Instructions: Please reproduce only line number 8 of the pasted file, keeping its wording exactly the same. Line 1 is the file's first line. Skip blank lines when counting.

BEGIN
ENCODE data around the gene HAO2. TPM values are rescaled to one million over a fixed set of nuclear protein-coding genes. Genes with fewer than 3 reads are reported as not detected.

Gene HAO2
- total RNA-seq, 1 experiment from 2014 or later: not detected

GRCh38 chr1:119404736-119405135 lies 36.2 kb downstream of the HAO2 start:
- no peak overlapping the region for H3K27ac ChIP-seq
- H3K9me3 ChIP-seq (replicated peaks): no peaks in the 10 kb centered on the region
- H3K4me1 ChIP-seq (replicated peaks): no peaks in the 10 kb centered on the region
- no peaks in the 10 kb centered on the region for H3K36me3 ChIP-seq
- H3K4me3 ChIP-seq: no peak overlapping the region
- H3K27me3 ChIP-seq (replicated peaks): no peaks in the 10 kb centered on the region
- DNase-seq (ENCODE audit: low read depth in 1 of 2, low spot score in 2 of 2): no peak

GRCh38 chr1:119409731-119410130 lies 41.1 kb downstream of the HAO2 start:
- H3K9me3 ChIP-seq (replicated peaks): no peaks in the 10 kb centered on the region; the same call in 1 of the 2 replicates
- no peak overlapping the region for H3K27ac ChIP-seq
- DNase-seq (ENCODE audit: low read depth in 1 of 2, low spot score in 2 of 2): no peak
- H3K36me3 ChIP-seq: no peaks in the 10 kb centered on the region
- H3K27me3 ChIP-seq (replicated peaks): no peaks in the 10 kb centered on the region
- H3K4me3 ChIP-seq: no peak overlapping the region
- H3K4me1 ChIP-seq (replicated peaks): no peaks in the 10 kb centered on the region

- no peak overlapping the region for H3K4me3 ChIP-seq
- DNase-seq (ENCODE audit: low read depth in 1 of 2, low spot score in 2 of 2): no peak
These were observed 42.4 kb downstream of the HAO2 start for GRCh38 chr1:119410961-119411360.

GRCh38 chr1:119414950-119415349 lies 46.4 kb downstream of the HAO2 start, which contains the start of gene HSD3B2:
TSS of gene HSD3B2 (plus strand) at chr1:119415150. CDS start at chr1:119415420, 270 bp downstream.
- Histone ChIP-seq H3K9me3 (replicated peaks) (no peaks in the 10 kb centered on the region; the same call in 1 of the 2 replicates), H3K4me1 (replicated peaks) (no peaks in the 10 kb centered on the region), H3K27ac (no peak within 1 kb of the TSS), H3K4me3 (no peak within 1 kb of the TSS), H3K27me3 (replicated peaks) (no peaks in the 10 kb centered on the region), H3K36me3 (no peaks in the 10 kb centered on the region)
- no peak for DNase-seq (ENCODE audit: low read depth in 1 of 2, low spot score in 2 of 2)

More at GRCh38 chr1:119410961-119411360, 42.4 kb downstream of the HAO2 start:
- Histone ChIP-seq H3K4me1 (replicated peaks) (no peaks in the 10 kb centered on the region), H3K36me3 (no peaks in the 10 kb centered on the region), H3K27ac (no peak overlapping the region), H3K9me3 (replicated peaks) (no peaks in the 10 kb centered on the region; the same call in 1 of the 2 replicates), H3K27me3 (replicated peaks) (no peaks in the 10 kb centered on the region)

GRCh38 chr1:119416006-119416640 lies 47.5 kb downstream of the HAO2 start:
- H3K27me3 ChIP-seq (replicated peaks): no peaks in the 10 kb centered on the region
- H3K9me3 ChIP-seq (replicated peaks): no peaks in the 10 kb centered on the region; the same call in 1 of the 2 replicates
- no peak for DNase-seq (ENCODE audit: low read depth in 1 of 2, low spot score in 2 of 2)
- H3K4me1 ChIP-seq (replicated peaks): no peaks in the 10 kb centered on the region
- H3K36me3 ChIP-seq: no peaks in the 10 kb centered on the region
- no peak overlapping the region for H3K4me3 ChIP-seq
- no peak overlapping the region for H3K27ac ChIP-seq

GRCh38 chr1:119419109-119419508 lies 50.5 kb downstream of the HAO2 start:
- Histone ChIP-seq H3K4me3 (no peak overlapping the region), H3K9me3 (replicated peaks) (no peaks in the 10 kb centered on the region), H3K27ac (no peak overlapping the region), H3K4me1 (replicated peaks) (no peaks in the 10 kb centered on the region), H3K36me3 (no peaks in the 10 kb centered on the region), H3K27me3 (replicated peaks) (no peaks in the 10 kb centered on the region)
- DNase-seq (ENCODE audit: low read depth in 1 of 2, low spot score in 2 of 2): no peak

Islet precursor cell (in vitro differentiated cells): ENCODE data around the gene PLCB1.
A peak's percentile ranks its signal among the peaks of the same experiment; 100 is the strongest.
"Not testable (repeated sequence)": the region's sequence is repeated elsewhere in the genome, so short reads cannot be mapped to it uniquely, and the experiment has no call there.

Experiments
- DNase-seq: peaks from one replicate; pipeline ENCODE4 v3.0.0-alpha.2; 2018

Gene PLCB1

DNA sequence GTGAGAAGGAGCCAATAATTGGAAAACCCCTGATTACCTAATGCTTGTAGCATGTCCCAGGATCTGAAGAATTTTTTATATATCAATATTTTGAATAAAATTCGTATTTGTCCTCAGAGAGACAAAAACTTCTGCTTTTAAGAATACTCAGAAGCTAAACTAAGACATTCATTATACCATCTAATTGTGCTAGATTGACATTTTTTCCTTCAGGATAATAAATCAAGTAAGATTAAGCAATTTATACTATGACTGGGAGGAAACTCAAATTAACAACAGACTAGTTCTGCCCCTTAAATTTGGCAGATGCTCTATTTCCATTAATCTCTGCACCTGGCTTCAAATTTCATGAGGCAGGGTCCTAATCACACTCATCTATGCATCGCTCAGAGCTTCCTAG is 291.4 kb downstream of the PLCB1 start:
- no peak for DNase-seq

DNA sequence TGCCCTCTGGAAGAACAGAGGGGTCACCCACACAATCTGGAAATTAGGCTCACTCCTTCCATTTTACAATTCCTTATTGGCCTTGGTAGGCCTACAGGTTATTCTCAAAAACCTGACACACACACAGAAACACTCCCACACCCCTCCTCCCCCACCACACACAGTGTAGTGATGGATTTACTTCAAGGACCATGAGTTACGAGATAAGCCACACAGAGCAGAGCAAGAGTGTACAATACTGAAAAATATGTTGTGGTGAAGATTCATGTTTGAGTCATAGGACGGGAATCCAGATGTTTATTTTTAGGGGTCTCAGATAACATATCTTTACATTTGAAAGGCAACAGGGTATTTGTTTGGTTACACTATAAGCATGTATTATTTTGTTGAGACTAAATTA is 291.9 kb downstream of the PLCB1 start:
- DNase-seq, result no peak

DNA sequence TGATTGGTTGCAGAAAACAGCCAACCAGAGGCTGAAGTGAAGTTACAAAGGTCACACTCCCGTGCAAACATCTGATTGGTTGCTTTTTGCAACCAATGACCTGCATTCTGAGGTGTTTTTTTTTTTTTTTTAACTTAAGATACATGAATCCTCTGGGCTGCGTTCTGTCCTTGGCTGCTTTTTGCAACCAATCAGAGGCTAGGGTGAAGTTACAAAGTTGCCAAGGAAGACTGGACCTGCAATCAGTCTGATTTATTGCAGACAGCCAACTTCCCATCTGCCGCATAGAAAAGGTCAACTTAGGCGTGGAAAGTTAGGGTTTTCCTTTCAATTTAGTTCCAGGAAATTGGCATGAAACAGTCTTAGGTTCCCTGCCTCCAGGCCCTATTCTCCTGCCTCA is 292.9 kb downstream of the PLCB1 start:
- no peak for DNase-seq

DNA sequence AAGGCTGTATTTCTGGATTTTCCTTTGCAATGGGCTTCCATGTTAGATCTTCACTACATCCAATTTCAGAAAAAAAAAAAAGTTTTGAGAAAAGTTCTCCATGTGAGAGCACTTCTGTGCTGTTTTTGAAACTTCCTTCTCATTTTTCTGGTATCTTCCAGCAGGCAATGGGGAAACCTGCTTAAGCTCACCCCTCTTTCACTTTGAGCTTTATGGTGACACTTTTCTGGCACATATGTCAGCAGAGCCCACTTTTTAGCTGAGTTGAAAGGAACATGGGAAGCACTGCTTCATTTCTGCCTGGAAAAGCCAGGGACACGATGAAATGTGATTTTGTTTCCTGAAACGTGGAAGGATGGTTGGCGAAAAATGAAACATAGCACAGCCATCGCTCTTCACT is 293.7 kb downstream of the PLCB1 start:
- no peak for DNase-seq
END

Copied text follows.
- no peaks in the 10 kb centered on the region for H3K36me3 ChIP-seq